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In case you have a portal or JEE application that connects to an SAP backend, knowing if the connection works is important, even more important can be to know WHY it isn`t working. In the following example I was developing a KM application that uses a DMS Repository Manager from SAP connected to a SAP ABAP backend. The code worked when using /documents as the repository, but failed when using the DMSRM entry path.

The log did not help much, as it only showed that the connection failed.

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The error message contains some more information, but still isn`t showing why the connection failed.


Caught exception: com.sapportals.connector.connection.ConnectionFailedException: Connection Failed: A nested exception occurred. Could not initialize physical connection.
 at com.sapportals.connectors.SAPCFConnector.SAPConnectorException.getNewConnectionFailedLocalizedException(SAPConnectorException.java:182)
 at com.sapportals.connectors.SAPCFConnector.connection.SAPCFConnectorManagedConnectionFactory.createManagedConnection(SAPCFConnectorManagedConnectionFactory.java:155)
 at com.sap.engine.services.connector.jca.ConnectionHashSet.match(ConnectionHashSet.java:401)
 […]



This traces the error down to the SAP Connector Framework but isn`t helpful when trying to find out what happened exactly. It fails, but where and why exactly is not visible. The system in the portal landscape is configured for SSO using SAPLOGONTICKET and the SSO works perfectly when the connection test is run or the repository is called in the KM. As the error occurs in the CF part, it would be nice to see log messages from there. Obviously only the error messages are shown. But as I already know that an error is occurring, that log message is of little use.

Therefore, it would be nice to increase the log level of CF to see if maybe debug messages are logged. SAP NetWeaver Java comes with a powerful logging and tracing framework that can be accessed and configured using NWA. Changes are reflected immediately, making it even more easy to work with this tool. The question is now: where are the logs stored?

As can be seen in the log message, the package of the CF classes is com.sapportals.connectors.

There is no easy access to the source code to know which class name is used to write the logs into. Using the log configuration in NWA it is possible to search for classes. Searching for connector reveals the following classes.

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As a ABAP system is called, the R3 class is a good hunch. Setting the log level to Debug.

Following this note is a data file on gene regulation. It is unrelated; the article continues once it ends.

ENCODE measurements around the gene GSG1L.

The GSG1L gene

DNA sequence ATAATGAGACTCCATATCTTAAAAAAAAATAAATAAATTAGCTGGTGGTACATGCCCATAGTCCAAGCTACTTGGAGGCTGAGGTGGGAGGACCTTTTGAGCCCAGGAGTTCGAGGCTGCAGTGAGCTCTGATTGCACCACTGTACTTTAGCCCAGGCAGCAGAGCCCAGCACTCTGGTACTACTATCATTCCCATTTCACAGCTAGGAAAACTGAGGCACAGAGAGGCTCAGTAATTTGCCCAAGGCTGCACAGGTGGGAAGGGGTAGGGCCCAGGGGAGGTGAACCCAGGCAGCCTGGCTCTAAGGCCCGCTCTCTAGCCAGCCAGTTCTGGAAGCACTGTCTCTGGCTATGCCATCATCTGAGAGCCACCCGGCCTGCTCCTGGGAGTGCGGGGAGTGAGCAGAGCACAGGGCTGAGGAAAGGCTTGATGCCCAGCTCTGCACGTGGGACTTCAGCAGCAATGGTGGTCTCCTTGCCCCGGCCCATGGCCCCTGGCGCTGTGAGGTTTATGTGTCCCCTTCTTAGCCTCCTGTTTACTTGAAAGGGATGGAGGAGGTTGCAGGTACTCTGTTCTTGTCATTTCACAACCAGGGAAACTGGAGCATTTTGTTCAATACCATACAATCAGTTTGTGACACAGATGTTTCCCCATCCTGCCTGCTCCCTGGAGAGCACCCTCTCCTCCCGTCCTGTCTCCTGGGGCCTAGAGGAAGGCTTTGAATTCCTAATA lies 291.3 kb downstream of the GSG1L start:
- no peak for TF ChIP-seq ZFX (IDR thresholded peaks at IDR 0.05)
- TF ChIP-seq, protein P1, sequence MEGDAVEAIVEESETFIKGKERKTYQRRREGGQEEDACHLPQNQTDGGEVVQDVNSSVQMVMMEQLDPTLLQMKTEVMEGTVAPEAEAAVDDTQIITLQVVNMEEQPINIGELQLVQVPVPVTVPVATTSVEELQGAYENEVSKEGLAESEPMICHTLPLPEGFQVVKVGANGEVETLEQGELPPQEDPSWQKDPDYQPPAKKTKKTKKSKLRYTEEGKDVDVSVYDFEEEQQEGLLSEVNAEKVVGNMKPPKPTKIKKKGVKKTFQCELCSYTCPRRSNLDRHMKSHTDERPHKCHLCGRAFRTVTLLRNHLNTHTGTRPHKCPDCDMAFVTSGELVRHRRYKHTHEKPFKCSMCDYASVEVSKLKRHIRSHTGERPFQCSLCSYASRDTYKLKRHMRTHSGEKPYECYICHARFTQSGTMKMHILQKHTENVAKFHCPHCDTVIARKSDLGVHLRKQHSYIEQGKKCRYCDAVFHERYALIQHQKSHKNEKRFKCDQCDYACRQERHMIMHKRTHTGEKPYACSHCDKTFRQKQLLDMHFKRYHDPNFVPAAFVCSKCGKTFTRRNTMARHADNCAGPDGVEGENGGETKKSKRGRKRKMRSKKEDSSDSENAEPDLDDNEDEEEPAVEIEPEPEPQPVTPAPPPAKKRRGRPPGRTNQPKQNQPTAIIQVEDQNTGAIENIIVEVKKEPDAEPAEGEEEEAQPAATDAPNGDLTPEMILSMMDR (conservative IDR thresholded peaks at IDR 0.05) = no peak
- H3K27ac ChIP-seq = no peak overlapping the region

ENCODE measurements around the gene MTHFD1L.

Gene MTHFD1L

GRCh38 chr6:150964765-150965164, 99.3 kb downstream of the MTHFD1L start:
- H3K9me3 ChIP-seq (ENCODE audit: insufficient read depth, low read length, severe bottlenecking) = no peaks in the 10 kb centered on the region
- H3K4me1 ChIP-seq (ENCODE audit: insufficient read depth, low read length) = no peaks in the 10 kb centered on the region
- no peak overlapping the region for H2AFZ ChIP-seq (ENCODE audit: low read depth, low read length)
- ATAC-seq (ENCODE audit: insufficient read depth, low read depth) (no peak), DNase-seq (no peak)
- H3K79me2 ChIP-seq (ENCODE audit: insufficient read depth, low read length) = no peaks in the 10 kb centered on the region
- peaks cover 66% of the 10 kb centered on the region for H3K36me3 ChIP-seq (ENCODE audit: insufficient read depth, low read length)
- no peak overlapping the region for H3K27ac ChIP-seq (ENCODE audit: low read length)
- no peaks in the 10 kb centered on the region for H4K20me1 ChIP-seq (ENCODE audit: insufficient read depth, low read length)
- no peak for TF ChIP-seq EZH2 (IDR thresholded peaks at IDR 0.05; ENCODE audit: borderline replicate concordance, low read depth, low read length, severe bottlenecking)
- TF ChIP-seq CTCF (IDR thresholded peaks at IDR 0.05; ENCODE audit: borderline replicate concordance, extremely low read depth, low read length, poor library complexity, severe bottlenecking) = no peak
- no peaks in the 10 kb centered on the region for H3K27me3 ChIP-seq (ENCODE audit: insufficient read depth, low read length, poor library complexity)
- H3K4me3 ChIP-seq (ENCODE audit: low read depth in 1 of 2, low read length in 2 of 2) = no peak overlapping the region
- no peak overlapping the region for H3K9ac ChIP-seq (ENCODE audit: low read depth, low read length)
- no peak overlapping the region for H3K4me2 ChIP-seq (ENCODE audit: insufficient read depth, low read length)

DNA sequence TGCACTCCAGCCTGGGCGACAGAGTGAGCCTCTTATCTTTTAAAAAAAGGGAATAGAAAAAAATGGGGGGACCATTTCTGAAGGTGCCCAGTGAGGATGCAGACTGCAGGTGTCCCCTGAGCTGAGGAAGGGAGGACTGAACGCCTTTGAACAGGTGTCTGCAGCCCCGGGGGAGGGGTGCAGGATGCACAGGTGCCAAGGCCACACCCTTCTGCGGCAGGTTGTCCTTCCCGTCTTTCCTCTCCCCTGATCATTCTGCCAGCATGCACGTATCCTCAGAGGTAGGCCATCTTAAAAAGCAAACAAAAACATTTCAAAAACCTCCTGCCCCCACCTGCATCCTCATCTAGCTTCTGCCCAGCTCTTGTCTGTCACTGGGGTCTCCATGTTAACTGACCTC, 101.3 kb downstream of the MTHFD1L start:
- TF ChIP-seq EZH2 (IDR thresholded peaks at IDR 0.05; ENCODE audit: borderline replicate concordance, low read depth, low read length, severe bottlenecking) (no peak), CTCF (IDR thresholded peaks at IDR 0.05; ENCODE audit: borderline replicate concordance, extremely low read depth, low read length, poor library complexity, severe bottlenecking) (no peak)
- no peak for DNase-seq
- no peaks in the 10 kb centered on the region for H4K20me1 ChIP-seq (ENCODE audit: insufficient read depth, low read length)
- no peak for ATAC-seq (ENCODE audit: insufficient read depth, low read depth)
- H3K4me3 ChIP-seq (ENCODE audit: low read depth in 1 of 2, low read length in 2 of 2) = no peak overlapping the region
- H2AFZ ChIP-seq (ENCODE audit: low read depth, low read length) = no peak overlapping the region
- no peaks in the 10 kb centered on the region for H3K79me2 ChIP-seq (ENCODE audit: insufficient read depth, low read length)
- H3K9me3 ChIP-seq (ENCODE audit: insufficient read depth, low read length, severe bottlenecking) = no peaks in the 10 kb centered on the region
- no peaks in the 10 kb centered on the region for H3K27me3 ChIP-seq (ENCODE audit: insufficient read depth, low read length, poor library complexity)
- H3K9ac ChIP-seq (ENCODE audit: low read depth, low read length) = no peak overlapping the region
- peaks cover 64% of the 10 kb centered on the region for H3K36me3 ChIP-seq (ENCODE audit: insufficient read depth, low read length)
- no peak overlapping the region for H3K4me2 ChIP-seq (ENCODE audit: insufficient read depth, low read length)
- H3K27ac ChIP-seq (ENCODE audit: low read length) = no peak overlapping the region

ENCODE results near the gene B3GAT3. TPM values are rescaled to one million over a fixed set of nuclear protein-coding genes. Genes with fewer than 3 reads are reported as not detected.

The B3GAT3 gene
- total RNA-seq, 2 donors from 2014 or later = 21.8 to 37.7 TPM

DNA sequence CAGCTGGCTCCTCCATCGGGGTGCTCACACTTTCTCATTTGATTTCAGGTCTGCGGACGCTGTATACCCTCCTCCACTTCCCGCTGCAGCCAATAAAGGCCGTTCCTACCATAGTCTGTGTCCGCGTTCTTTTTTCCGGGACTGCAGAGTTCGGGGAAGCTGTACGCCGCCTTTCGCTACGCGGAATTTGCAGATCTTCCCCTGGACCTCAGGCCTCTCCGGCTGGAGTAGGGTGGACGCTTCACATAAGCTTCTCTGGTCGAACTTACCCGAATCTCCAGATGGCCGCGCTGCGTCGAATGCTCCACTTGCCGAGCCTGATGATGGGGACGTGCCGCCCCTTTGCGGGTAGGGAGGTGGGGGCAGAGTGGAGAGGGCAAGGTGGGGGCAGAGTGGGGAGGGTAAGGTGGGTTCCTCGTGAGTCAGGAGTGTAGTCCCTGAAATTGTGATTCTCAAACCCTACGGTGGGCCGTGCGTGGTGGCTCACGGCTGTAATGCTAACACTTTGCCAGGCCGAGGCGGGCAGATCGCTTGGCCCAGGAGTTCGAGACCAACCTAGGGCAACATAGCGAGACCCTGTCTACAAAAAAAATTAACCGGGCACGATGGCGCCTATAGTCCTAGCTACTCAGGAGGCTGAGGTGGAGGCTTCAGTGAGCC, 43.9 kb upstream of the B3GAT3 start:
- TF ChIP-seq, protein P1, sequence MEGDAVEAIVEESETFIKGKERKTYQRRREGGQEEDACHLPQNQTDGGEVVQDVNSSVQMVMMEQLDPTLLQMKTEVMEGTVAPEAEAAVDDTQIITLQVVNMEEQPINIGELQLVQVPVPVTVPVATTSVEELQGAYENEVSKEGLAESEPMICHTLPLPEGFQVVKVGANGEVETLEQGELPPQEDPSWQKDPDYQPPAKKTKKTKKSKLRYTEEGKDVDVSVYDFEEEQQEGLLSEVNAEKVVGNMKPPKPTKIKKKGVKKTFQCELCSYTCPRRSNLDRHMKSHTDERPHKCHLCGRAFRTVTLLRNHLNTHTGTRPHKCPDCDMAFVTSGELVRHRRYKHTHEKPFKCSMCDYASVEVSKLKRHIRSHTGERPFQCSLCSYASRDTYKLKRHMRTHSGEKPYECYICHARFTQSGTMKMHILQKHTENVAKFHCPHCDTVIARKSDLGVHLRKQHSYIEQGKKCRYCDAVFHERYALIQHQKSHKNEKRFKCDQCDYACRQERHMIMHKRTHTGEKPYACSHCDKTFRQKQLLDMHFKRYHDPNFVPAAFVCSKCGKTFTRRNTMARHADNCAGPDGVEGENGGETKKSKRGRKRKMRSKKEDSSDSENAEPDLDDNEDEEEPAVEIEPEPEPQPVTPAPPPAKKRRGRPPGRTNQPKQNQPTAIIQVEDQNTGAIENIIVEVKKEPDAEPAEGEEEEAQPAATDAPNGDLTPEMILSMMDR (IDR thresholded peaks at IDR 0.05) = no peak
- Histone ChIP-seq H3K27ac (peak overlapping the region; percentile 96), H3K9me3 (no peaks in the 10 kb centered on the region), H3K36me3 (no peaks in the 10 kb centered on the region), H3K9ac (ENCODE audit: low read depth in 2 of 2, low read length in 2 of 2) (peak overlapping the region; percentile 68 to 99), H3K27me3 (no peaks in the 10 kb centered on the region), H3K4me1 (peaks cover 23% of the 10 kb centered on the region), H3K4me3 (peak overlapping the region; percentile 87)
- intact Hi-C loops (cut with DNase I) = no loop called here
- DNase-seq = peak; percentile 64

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Invoking the method of the Java class again shows now more log messages:

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There is one error message showing an actual hint on what is not working. Expanding this entry shows what is happening.

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Thread Hash: 128521575. Could not create JCO connection. Exception:Parameter containing a user ID is missing: neither user nor user alias nor external ID nor SSO ticket nor X.509 certificate is specified. Trying to connect with the default language instead.


The connection cannot be established because a parameter user ID is missing. While the ABAP system in the SAP Portal landscape is configured to use SSO and is working, the DMSRM repository manager has a problem in using SSO. It looks that as a faultback user ID logon is tried. Of course this is not working as no user / password mapping is configured for the system.

Changing the system in the portal landscape to make use of user id mapping solves the issue. Now the KM application is able to connect.

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As the amount of log messages is drastically increased, the log level should be reset to default after solving the issue.

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1 Comment

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  1. Andy Silvey

    Hi Tobias,

    nice article thanks for sharing.

    One of my favourite tools for identifying JCo issues in NW7.0x and NW7.3x is:

    SSO Test Url NW 7.0x

         http://YourHost:Port:/irj/servlet/prt/portal/prtroot/com.sap.portal.unification.connection.tester.TestingConnection

    Note 785029 – Tool for testing connections from portal to R/3 system

    NW 7.3x

    http://YourHost:Port:/irj/servlet/prt/portal/prtroot/com.sap.portal.connectivity.tester.Test_Connection

    Regarding logging we must always remember to increment the logging level and scope (branches covered by the logging) with care, as I have crashed a system in the past by setting the logging to high for too wide scope.

    Best regards,

    Andy.

    (0) 

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